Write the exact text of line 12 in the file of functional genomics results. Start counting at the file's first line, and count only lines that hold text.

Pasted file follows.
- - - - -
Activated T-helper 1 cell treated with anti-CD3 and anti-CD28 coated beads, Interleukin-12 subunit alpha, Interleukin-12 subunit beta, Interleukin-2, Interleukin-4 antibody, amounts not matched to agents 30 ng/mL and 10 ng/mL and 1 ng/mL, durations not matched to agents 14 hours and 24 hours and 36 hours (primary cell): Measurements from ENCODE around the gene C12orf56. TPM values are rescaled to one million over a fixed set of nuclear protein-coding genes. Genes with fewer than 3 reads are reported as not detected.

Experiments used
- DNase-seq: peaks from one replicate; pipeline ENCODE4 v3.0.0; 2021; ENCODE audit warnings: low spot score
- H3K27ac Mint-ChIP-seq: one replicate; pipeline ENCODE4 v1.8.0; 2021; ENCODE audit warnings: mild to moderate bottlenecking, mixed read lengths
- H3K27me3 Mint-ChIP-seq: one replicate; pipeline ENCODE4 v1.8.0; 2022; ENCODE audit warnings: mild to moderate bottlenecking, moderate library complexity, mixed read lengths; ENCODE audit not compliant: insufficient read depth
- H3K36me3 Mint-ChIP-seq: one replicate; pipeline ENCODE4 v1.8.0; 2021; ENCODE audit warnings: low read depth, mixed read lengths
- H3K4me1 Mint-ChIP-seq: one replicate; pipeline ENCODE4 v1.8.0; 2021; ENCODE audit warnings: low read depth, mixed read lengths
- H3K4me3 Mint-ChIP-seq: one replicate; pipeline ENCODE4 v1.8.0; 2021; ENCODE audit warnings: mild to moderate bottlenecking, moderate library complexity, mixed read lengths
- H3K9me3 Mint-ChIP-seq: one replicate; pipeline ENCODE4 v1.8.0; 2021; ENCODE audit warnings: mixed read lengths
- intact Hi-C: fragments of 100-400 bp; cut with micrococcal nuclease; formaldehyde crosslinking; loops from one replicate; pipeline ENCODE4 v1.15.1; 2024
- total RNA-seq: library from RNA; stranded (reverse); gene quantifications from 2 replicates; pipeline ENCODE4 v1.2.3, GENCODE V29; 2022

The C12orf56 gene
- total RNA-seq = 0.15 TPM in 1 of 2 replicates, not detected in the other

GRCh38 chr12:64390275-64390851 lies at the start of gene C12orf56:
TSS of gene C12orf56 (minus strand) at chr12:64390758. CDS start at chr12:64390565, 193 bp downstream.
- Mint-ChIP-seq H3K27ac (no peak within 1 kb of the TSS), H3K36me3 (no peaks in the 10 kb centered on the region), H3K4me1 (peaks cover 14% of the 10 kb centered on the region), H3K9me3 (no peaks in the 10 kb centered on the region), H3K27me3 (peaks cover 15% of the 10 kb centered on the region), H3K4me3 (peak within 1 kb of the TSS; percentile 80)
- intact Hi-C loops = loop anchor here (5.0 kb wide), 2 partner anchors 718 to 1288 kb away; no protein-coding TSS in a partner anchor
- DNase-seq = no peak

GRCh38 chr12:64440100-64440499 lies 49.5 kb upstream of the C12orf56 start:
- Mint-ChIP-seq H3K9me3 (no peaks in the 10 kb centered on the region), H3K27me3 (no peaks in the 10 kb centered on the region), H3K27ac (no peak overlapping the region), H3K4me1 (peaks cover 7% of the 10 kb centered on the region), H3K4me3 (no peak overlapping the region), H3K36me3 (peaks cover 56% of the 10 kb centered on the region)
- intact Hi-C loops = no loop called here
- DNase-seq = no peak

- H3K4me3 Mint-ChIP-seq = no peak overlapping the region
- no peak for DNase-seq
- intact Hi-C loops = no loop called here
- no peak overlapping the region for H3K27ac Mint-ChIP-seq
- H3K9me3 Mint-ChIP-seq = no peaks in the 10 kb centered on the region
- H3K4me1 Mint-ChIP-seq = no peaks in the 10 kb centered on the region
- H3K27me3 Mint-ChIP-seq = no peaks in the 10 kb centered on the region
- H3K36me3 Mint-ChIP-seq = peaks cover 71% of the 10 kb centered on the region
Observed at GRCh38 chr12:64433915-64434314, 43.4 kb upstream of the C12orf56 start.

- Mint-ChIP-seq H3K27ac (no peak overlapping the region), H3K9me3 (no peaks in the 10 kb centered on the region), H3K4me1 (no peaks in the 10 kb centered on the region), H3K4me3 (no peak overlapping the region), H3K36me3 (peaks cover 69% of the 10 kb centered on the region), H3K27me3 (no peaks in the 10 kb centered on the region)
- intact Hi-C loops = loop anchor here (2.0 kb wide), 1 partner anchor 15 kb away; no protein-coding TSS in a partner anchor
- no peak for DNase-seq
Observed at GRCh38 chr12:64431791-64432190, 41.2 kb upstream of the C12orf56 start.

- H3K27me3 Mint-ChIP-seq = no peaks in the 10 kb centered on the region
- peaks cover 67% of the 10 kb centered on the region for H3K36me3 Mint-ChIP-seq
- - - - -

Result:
The C12orf56 gene